Houston Job Growth – What Does it Mean?
January 12, 2016
by Mark Daniel, Vice President of Partner Relations at RealMassive, A.B. Economics Stanford University
“Most exposed to the downturn in crude oil prices is Houston office, where energy companies occupy more than half of the central business district office space and most of the space in the Energy Corridor.” Jeffrey Havsy, an economist with commercial property firm CBRE to Dallas Morning News.
Viewing the animated map below you can see the 12-month net change in total employment from +90,501 in Q1 of 2014 (as of March) to -56,510 in Q4 of 2015 (as of November).
Map courtesy of Project Atlas, a visualization platform designed specifically for commercial real estate research. Click Here for more information or a demonstration.
Job growth impacts all property types, most notably apartment which has been on fire in Houston for several years. Now we are set to deliver tens of thousands of units unto a market with significantly decreasing demand.
The subtitle of a recent Texas Monthly article read, “Don’t be fooled by claims of economic diversification – the city still runs on oil.” Of course this is the same warning we hear in every cycle, but the correlation certainly isn’t what it once was.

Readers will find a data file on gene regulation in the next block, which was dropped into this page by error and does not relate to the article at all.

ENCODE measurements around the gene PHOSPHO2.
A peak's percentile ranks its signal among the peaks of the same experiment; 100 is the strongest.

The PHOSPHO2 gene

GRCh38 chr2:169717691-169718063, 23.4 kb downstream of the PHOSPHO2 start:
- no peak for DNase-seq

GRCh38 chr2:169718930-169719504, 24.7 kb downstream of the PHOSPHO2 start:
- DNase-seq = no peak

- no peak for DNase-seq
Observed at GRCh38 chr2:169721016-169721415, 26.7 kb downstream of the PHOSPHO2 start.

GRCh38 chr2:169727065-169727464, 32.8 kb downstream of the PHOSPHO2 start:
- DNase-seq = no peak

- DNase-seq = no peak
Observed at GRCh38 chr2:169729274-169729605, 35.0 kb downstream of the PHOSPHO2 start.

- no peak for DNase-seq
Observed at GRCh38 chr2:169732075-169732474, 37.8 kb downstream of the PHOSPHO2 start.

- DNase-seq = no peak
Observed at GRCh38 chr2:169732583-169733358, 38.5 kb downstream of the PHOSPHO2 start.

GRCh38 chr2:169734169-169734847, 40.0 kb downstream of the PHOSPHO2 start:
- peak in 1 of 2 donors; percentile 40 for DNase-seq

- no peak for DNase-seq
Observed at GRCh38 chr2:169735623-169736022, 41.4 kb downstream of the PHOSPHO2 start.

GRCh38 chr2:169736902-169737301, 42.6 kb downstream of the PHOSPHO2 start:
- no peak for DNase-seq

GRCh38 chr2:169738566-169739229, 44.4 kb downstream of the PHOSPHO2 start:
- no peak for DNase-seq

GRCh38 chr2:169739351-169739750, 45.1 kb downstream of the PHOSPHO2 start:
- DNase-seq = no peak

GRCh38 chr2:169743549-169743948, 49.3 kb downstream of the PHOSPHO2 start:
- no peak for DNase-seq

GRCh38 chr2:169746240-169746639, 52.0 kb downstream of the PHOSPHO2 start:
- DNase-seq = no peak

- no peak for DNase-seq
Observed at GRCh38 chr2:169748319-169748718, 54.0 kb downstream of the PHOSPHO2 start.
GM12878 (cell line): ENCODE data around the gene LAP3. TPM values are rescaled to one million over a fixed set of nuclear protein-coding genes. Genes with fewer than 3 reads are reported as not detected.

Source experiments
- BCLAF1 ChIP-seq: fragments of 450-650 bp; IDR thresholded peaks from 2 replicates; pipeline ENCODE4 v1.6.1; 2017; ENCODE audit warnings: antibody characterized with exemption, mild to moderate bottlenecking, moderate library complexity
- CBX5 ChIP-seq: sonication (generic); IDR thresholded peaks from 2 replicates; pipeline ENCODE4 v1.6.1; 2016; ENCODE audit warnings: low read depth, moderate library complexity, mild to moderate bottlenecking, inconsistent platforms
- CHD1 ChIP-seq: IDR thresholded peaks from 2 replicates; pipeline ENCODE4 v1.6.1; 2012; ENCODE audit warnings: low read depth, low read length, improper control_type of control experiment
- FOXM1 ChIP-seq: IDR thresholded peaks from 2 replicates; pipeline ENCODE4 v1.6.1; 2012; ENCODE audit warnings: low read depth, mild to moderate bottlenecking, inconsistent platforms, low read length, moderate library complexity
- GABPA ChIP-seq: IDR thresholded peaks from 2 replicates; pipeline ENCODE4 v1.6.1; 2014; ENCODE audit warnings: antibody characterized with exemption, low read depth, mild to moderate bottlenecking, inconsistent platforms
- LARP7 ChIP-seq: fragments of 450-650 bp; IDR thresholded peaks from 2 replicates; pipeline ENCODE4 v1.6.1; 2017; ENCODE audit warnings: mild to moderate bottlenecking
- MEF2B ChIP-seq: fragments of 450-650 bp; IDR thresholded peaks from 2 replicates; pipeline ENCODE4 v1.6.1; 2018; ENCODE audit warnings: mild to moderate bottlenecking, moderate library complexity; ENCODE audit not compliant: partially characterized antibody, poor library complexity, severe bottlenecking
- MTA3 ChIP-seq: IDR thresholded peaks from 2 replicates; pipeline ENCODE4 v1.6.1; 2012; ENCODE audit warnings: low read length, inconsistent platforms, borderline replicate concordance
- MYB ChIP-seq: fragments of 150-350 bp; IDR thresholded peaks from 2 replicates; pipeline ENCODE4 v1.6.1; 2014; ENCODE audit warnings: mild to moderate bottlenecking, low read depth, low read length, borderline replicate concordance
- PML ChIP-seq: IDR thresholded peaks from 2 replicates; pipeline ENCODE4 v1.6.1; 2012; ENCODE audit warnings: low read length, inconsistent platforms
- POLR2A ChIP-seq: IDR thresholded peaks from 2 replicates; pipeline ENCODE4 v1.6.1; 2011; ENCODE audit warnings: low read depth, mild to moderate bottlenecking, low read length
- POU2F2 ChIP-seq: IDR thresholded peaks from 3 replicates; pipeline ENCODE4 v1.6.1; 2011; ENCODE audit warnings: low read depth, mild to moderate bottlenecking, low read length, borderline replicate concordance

Houston was already headed to the top of its normal real estate cycle when $40 oil gave it a nudge down a little sooner than would have been the case at $100 oil, but tempering a boom is not always a bad thing. Units and square footage will be absorbed, though at a slower pace.
What’s being built will be delivered, but capital will be hesitant to engage in speculative construction thus tempering the pipeline. This is a cycle, not a disaster.
Could it become one? Of course – especially if the U.S. economy softens. But it’s also possible that Middle East tensions will herald the end of $1.57 per gallon gasoline in Lampasas (as of this morning). Builders may have underestimated the risk somewhat, but this was not a “hair on fire” type of overbuilding we’ve seen in previous cycles (granted, it could be argued that class A apartment got pretty close, especially in a few of the downtown submarkets).
Houston has been through this before. While we tend to love to overbuild into a good story here in Texas, that doesn’t appear to be what happened this time around.
I’m not trying to minimize the impact of $40 oil here (now $31), just observing that the sky is not falling for commercial real estate. Today.